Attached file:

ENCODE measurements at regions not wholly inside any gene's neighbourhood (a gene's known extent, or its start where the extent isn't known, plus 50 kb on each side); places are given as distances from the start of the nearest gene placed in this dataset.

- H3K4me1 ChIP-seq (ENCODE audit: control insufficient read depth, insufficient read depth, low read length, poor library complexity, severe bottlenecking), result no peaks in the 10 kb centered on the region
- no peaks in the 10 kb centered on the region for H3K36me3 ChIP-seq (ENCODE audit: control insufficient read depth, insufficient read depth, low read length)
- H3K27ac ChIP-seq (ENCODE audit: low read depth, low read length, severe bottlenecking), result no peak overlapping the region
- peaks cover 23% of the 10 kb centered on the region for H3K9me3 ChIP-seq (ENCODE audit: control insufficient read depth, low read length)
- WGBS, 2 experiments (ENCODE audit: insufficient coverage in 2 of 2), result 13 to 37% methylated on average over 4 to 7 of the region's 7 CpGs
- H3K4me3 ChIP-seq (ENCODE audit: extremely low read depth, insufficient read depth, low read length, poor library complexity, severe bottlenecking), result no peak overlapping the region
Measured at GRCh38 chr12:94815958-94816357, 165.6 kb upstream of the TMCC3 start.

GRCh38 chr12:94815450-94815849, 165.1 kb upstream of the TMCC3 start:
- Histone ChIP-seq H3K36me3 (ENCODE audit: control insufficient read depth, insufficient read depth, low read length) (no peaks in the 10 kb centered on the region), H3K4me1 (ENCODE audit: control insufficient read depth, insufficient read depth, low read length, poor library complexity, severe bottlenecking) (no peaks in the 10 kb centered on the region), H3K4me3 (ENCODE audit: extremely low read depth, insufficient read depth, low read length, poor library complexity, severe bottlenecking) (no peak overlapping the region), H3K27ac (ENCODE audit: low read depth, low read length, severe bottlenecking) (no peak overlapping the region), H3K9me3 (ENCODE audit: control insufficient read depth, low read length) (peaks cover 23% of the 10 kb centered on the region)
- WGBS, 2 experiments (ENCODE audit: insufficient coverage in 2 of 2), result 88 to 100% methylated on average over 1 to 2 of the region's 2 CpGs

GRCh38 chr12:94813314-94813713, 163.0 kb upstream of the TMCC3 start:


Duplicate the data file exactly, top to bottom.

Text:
ENCODE measurements at regions not wholly inside any gene's neighbourhood (a gene's known extent, or its start where the extent isn't known, plus 50 kb on each side); places are given as distances from the start of the nearest gene placed in this dataset.

- H3K4me1 ChIP-seq (ENCODE audit: control insufficient read depth, insufficient read depth, low read length, poor library complexity, severe bottlenecking), result no peaks in the 10 kb centered on the region
- no peaks in the 10 kb centered on the region for H3K36me3 ChIP-seq (ENCODE audit: control insufficient read depth, insufficient read depth, low read length)
- H3K27ac ChIP-seq (ENCODE audit: low read depth, low read length, severe bottlenecking), result no peak overlapping the region
- peaks cover 23% of the 10 kb centered on the region for H3K9me3 ChIP-seq (ENCODE audit: control insufficient read depth, low read length)
- WGBS, 2 experiments (ENCODE audit: insufficient coverage in 2 of 2), result 13 to 37% methylated on average over 4 to 7 of the region's 7 CpGs
- H3K4me3 ChIP-seq (ENCODE audit: extremely low read depth, insufficient read depth, low read length, poor library complexity, severe bottlenecking), result no peak overlapping the region
Measured at GRCh38 chr12:94815958-94816357, 165.6 kb upstream of the TMCC3 start.

GRCh38 chr12:94815450-94815849, 165.1 kb upstream of the TMCC3 start:
- Histone ChIP-seq H3K36me3 (ENCODE audit: control insufficient read depth, insufficient read depth, low read length) (no peaks in the 10 kb centered on the region), H3K4me1 (ENCODE audit: control insufficient read depth, insufficient read depth, low read length, poor library complexity, severe bottlenecking) (no peaks in the 10 kb centered on the region), H3K4me3 (ENCODE audit: extremely low read depth, insufficient read depth, low read length, poor library complexity, severe bottlenecking) (no peak overlapping the region), H3K27ac (ENCODE audit: low read depth, low read length, severe bottlenecking) (no peak overlapping the region), H3K9me3 (ENCODE audit: control insufficient read depth, low read length) (peaks cover 23% of the 10 kb centered on the region)
- WGBS, 2 experiments (ENCODE audit: insufficient coverage in 2 of 2), result 88 to 100% methylated on average over 1 to 2 of the region's 2 CpGs

GRCh38 chr12:94813314-94813713, 163.0 kb upstream of the TMCC3 start: